Art Deco had its heyday in the 1920s and 1930s and was a modern interpretation of neoclassical style
Art Deco was popular in the 1920s and 1930s. It can be seen in some of New York’s most famous skyscrapers, kitsch cinemas around the world, and everyday objects such as radios, fridges and vacuum cleaners.
Also known as the 'style moderne', Art Deco began as a movement in architecture, design and art in the 1920s in Paris, spreading quickly through Europe and America. The style represented luxury and sophistication and employed fine craftsmanship and expensive materials – pieces even sometimes incorporated ivory and silver. Although it was rarely mass-produced, the forms that Art Deco buildings and objects took in many ways celebrated the age of the machine with precise forms and simple, symmetrica geometry. Art Deco was heavily influenced by Art Nouveau, Bauhaus and Cubism and the colours of the Ballet Russes.
The characteristics of Art Deco design are clean and simple forms with elegant finishes. The style moved away from traditionalism and aimed instead for a look that conveyed luxury and wealth. Designers working in the style were known to use bright colours, from bright oranges and yellows to pastel blues and pinks. Many designs also incorporated motifs or flora and fauna, nude females, and and animals in the patterns used. The style often incorporated repetitive linear patterns or zigzagging shapes.
The style was first exhibited at the Exposition Internationale des Arts Decoratifs et Industriels Modernes in Paris in 1925, and the movement took its name from the exhibition. Bauhaus founder Le Corbusier wrote a series of essays about his thoughts on the exhibition, entitled “1925 Expo. Arts. Deco.”. In these essays he criticised the use of colour and lavish materials.
The exhibition’s primary purpose was to promote French design and the manufacturers of luxury goods. Each of Paris’s main department stores had a dedicated pavilion.
Examples of Art Deco in architecture include the Empire State Building by Shreve, Lamb and Harmon; the Chrysler Building by William Van Allen; and the Rockefeller Center. The Art Deco skyscrapers that went up in New York in the 1930s are amongst the most recognisable buildings on the city’s skyline.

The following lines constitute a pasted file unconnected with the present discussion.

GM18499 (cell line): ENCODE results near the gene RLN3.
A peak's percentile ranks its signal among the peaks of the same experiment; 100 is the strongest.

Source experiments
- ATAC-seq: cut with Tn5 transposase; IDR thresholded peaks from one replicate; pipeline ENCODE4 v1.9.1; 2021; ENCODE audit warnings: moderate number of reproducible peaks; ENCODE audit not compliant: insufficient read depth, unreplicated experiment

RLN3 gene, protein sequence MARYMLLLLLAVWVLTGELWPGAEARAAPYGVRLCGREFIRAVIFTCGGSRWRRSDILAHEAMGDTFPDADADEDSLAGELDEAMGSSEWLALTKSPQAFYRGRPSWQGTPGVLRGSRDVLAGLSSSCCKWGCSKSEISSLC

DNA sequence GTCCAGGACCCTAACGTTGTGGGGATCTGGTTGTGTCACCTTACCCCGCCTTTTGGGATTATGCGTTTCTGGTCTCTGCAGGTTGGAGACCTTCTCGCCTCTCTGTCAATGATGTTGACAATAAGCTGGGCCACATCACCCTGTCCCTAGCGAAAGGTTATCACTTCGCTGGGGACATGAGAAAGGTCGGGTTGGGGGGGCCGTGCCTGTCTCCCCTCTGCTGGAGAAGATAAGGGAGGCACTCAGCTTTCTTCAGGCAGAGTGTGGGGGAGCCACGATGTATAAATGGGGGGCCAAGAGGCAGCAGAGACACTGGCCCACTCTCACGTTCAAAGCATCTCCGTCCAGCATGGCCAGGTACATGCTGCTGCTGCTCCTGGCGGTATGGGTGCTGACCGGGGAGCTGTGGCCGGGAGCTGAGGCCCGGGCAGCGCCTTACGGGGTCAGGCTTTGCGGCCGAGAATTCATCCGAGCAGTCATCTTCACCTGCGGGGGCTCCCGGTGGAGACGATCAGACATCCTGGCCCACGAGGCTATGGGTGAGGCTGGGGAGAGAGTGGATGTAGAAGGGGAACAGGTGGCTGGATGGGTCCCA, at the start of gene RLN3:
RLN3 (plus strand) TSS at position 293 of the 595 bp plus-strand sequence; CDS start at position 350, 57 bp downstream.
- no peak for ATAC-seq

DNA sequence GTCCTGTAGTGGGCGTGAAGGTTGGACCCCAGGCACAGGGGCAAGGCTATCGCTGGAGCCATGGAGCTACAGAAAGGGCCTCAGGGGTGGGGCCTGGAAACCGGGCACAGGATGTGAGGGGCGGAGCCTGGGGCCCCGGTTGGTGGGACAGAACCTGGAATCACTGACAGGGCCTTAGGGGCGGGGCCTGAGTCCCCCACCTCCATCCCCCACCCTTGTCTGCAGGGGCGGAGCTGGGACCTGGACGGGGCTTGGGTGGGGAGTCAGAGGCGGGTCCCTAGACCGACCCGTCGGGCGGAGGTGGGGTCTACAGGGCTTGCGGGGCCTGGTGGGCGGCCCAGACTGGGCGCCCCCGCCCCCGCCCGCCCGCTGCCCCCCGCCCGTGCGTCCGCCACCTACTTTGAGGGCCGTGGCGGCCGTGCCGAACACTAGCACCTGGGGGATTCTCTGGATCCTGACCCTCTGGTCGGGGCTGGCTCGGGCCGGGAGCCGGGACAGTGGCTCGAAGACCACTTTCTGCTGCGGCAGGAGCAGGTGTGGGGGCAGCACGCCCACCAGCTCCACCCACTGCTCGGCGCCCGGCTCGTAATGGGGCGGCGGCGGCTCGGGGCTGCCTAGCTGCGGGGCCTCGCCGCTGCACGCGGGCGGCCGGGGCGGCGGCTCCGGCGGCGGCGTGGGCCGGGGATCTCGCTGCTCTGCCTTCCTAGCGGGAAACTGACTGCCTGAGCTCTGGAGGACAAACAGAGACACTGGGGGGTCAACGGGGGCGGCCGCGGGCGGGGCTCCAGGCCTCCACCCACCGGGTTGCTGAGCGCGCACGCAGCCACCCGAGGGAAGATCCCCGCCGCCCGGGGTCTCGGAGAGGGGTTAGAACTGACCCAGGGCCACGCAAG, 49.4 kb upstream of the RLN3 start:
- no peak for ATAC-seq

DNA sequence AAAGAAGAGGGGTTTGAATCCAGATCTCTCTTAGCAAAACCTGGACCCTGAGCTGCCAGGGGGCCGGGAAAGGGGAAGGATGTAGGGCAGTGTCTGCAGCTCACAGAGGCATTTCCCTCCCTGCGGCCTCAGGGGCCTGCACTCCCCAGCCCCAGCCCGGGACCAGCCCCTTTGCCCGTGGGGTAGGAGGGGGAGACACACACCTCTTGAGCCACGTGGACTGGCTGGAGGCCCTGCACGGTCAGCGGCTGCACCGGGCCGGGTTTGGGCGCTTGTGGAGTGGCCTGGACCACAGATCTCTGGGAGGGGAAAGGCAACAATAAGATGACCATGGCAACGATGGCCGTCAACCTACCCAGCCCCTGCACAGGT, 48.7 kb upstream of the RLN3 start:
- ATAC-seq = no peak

By the mid 1930s the style could be seen in buildings all around the world, including the Palacio de Bellas Artes in Mexico City, the Mayakovskaya Metro station in Moscow, the Paramount dancehall and theatre in Shanghai and the National Diet Building in Tokyo.
Miami’s South Beach in Florida is now known as the Art Deco historic district because of the exten to which the style took over the area in the 1930s. Over 800 buildings were built between the early 1920s and the early 1940s and the area was preserved before it could be demolished. Many of the pastel-coloured hotels have been restored. Buildings such as the Cleveland Hotel and Beacon South Beach Hotel capture the Art Deco influence in the area.
The movement also influenced graphic arts, and before World War I many posters and print designs were created in the Art Deco style. The posters for the Moulin Rouge for example, as well as the covers of prominent American fashion magazines like Vogue and Harper’s Bazaar.
Art Deco also influenced transport design, with locomotives, trains and cruise liners taking on the look and feel of the movement. The shapes were influenced by aerodynamic principles and the design even carried through to everyday objects such as refrigerators and gas pumps. Much of the London Underground is influenced by Art Deco style, as are various buildings in Shanghai’s port.
In design, some notable Art Deco designers include furniture designers Jacques Ruhlmann and Maurice Dufreene, fashion designer Erte, and scultptor Chiparus.
Irish-born artist, designer and architect Eileen Grey was also a notable character in the Art Deco movement. She explored multiple fields of design and pioneered a new form of modernism that was very much in line with the Art Deco aesthetic.
Art Deco waned during the Second World War, although there was a brief revival in its popularity in the 1960s. It still influences contemporary decorative art and fashion.